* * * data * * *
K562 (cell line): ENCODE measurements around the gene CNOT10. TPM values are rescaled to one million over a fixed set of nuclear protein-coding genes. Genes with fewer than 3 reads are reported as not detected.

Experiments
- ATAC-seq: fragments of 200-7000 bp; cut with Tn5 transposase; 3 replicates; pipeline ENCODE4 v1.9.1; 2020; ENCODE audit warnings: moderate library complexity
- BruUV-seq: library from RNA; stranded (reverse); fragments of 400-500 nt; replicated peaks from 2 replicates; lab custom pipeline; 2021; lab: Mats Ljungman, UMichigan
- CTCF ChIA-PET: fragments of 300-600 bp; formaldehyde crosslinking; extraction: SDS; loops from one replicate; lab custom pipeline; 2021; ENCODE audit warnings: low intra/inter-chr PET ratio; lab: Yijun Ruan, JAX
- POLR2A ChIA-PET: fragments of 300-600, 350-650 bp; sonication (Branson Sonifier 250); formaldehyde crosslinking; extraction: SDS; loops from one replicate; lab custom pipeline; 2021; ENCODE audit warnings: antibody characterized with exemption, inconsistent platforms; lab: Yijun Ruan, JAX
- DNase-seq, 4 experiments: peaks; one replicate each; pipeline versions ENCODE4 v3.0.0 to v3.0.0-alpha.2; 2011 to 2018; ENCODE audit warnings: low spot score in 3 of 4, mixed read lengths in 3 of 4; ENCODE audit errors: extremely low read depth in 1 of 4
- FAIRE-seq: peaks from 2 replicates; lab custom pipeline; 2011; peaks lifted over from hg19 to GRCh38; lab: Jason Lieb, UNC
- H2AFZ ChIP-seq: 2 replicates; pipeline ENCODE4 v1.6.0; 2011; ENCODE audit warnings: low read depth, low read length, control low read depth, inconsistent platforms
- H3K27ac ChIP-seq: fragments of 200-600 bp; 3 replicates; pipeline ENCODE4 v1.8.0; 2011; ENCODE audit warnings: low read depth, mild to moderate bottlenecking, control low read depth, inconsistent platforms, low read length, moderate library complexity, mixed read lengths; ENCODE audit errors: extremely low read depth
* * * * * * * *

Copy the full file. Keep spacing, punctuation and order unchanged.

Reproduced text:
K562 (cell line): ENCODE measurements around the gene CNOT10. TPM values are rescaled to one million over a fixed set of nuclear protein-coding genes. Genes with fewer than 3 reads are reported as not detected.

Experiments
- ATAC-seq: fragments of 200-7000 bp; cut with Tn5 transposase; 3 replicates; pipeline ENCODE4 v1.9.1; 2020; ENCODE audit warnings: moderate library complexity
- BruUV-seq: library from RNA; stranded (reverse); fragments of 400-500 nt; replicated peaks from 2 replicates; lab custom pipeline; 2021; lab: Mats Ljungman, UMichigan
- CTCF ChIA-PET: fragments of 300-600 bp; formaldehyde crosslinking; extraction: SDS; loops from one replicate; lab custom pipeline; 2021; ENCODE audit warnings: low intra/inter-chr PET ratio; lab: Yijun Ruan, JAX
- POLR2A ChIA-PET: fragments of 300-600, 350-650 bp; sonication (Branson Sonifier 250); formaldehyde crosslinking; extraction: SDS; loops from one replicate; lab custom pipeline; 2021; ENCODE audit warnings: antibody characterized with exemption, inconsistent platforms; lab: Yijun Ruan, JAX
- DNase-seq, 4 experiments: peaks; one replicate each; pipeline versions ENCODE4 v3.0.0 to v3.0.0-alpha.2; 2011 to 2018; ENCODE audit warnings: low spot score in 3 of 4, mixed read lengths in 3 of 4; ENCODE audit errors: extremely low read depth in 1 of 4
- FAIRE-seq: peaks from 2 replicates; lab custom pipeline; 2011; peaks lifted over from hg19 to GRCh38; lab: Jason Lieb, UNC
- H2AFZ ChIP-seq: 2 replicates; pipeline ENCODE4 v1.6.0; 2011; ENCODE audit warnings: low read depth, low read length, control low read depth, inconsistent platforms
- H3K27ac ChIP-seq: fragments of 200-600 bp; 3 replicates; pipeline ENCODE4 v1.8.0; 2011; ENCODE audit warnings: low read depth, mild to moderate bottlenecking, control low read depth, inconsistent platforms, low read length, moderate library complexity, mixed read lengths; ENCODE audit errors: extremely low read depth